At sector level, the project's development objective is to contribute to the trade potential of the countries on the corridor, particularly the landlocked countries of Zambia, Botswana and DRC. The project facilitates improved regional connectivity therefore integrates economies, increase trade activities and increase global competiveness. In meeting the above development objectives, the objective of the project is to improve throughput at the Kazungula border. The project will reduce transit time at the border, improve the trade facilitation procedures and increase the volume of trade traffic. The will contribute to a reduced average travel time on the corridor thus reducing the time-based cost to trade transport and other users.
The Kazungula Bridge Project (KBP) is a multi-national project on the North-South Corridor (NSC) within the SADC region and part of a corridor-long infrastructure improvement programme. The project scope includes a bridge linking Botswana and Zambia over the Zambezi River to replace the existing ferry and juxtaposed one-stop border facilities at Kazungula.The project main components comprise the construction of a new road/rail bridge, one-stop-border-post facilities (OSBP) and access roads at Kazungula border. The project also includes the complementary components: (i) implementation of hard and soft infrastructure to ensure full operation of a complete border infrastructure system and; (ii) feasibility study and engineering design of additional transport facilities to meet medium to long term corridor development and regional connectivity needs.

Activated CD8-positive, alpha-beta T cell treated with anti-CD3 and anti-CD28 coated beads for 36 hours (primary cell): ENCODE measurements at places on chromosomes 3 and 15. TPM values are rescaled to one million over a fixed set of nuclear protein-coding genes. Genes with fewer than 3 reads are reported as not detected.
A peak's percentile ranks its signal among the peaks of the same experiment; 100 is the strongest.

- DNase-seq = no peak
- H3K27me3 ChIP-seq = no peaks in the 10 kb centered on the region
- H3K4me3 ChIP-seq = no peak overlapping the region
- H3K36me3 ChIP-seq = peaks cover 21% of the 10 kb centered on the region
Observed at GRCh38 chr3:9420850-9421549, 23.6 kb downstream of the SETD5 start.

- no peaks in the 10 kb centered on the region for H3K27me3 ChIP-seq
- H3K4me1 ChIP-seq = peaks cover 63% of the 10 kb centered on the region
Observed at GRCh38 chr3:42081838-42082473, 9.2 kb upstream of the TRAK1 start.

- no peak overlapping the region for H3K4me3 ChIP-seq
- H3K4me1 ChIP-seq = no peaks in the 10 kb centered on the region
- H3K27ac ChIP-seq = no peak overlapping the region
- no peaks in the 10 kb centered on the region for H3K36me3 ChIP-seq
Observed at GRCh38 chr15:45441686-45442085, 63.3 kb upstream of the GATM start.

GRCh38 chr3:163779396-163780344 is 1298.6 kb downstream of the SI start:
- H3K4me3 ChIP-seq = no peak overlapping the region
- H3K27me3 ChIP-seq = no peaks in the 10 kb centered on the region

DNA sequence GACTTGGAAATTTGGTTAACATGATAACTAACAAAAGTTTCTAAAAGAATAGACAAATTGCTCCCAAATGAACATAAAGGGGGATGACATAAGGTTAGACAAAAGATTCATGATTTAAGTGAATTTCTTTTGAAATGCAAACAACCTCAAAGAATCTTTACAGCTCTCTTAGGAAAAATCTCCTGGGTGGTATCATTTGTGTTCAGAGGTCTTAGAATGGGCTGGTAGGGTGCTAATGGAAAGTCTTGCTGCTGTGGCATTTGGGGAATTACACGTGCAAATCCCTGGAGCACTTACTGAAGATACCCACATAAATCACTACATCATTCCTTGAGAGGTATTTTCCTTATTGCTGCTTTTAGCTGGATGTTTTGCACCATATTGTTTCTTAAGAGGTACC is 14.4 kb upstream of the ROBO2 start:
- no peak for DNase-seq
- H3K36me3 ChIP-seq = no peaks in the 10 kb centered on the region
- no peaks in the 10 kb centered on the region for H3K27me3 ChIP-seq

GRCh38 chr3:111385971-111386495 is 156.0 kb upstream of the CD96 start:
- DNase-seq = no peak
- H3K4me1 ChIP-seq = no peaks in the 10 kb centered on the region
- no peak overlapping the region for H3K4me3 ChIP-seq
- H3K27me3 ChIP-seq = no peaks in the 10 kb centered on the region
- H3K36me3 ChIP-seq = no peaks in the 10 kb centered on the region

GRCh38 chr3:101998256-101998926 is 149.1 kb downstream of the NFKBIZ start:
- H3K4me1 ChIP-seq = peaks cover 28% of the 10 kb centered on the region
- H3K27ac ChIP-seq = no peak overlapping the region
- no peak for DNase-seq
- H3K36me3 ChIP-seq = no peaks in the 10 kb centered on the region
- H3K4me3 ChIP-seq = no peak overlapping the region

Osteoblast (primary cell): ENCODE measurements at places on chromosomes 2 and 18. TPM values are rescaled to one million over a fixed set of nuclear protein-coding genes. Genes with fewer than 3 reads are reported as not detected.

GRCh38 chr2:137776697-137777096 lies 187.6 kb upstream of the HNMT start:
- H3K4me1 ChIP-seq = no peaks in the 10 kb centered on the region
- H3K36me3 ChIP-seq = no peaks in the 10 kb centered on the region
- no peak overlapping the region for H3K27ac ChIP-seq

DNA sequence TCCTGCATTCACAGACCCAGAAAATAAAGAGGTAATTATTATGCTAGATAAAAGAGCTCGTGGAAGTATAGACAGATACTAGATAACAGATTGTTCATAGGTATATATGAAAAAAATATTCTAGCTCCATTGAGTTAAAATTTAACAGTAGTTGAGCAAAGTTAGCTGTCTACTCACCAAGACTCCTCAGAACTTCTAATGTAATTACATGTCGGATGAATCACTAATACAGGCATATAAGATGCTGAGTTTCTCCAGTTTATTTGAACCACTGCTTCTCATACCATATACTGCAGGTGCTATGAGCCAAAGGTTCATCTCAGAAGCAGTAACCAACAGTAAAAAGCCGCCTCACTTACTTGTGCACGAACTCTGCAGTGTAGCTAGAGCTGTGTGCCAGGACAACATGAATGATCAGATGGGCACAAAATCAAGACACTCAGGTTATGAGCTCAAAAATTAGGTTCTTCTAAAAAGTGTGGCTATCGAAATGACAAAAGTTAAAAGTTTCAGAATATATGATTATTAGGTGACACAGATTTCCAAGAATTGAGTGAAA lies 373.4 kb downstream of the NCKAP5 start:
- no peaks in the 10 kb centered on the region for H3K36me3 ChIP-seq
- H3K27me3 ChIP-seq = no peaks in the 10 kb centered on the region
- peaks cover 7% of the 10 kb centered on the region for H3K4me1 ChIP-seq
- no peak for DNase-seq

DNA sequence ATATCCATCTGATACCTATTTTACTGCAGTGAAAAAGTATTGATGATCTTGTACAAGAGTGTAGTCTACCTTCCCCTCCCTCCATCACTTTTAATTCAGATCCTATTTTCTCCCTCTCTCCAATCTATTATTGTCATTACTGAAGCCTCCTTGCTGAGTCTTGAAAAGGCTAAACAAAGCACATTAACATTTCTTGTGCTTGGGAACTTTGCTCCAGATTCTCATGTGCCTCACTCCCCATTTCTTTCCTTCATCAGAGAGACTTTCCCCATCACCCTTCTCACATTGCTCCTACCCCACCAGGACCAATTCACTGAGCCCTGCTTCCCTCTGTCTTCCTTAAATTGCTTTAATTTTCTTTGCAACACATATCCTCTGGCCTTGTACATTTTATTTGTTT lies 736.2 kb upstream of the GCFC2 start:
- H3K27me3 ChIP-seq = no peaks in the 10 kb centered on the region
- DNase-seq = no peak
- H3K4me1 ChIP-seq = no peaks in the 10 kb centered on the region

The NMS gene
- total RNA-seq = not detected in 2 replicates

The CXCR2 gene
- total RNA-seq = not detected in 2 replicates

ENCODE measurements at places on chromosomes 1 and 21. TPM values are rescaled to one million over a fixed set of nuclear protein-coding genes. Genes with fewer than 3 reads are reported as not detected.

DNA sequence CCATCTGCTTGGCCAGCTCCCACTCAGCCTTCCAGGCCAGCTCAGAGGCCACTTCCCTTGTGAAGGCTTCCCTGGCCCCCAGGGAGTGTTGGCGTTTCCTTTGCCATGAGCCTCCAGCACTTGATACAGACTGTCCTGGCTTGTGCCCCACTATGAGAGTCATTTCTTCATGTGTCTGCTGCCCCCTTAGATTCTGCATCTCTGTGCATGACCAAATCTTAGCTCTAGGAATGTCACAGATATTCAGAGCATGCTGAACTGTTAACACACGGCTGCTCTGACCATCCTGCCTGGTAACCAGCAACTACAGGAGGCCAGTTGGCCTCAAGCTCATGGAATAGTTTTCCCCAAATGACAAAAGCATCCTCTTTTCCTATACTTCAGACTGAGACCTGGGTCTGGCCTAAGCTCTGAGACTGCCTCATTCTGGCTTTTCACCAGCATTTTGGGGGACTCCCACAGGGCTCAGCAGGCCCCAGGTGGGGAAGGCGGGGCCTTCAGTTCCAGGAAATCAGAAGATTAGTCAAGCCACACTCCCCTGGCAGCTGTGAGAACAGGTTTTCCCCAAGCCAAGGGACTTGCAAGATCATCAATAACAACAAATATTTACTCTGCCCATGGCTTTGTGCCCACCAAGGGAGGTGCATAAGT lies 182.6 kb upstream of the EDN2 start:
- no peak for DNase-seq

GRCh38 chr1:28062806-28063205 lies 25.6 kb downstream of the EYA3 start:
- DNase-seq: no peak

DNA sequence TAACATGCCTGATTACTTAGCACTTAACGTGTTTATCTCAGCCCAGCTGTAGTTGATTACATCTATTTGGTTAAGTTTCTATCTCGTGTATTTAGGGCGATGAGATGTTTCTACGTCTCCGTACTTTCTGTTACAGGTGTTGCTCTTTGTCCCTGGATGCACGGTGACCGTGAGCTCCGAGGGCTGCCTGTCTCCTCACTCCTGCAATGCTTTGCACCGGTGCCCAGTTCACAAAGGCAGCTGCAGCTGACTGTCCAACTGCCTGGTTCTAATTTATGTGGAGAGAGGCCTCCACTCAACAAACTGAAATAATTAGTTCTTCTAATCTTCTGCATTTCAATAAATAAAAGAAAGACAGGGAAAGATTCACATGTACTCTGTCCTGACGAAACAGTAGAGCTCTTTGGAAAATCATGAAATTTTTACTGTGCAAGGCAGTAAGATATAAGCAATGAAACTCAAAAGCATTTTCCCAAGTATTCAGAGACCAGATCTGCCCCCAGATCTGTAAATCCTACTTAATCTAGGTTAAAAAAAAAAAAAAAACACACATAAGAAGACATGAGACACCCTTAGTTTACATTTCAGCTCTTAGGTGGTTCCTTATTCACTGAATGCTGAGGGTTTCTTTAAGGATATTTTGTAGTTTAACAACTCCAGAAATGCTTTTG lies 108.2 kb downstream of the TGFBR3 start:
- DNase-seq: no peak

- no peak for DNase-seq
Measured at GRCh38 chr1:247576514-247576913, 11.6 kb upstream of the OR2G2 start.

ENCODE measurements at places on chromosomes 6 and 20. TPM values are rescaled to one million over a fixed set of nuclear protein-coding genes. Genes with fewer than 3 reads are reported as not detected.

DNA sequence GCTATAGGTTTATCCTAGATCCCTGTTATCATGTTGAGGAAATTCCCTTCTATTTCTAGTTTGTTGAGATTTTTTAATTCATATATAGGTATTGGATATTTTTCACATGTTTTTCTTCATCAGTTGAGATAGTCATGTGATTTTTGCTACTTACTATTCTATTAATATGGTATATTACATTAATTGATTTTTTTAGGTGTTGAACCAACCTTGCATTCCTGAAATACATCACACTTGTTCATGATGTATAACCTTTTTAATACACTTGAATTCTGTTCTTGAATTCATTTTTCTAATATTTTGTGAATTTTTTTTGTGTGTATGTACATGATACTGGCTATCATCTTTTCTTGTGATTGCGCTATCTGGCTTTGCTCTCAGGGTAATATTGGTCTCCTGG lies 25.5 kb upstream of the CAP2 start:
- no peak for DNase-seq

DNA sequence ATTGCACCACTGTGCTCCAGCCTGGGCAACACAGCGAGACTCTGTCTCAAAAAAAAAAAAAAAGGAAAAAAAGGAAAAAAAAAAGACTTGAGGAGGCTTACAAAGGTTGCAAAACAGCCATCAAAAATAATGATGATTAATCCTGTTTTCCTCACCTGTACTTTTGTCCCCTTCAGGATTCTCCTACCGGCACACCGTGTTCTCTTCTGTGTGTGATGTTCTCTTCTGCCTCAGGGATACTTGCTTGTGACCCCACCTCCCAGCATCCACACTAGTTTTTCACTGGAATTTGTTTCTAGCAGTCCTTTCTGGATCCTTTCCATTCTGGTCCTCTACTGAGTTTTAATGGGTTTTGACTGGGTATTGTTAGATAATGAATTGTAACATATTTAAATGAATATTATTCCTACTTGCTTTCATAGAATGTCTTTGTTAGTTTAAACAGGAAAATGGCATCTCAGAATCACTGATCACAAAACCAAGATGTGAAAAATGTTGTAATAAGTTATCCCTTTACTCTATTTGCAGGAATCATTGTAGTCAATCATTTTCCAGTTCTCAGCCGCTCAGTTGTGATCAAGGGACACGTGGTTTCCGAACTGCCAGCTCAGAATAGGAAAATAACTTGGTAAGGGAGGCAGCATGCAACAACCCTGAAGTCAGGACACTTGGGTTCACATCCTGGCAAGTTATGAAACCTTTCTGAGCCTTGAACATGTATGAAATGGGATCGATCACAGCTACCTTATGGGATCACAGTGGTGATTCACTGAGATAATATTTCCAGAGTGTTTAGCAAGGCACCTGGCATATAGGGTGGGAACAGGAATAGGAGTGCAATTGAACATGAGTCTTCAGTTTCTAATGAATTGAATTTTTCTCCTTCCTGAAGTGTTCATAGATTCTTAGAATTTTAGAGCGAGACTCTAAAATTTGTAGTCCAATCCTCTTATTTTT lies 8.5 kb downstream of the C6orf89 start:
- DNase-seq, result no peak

Based on the rationale described, the project's objectives are to facilitate increase trade activities (export & import) and improve integration of economies and global competiveness for Zambia and Botswana and the countries on the North South Corridor (NSC).The direct beneficiaries are sections of population and businesses engaged in the mining, agricultural and service sectors, contributors of 60-80% of the region's GDP. The benefits gained are through increased opportunities for intra- and extra- regional trade activities, integration of the economies served by the corridor and the creation of jobs for the population thus reducing poverty levels.
The economies of SADC, of which Zambia and Botswana are major players, contribute nearly 40% of the GDP of sub-Sahara Africa equivalent to US$340 billion (2007 figures). The basic need of export dependent economies is connectivity to markets and easing access to regional and international trade partners by mitigating the uncertainties and high transport cost and border delays, particularly for landlocked countries such as Zambia and Botswana, is an essential need. By their 40% aggregate contribution to sub-Sahara Africa's GDP, the development objective of the project and target area is geographically broad and aligned with the Bank's regional integration strategy on maximising development impact, project reach and effective integration of economies.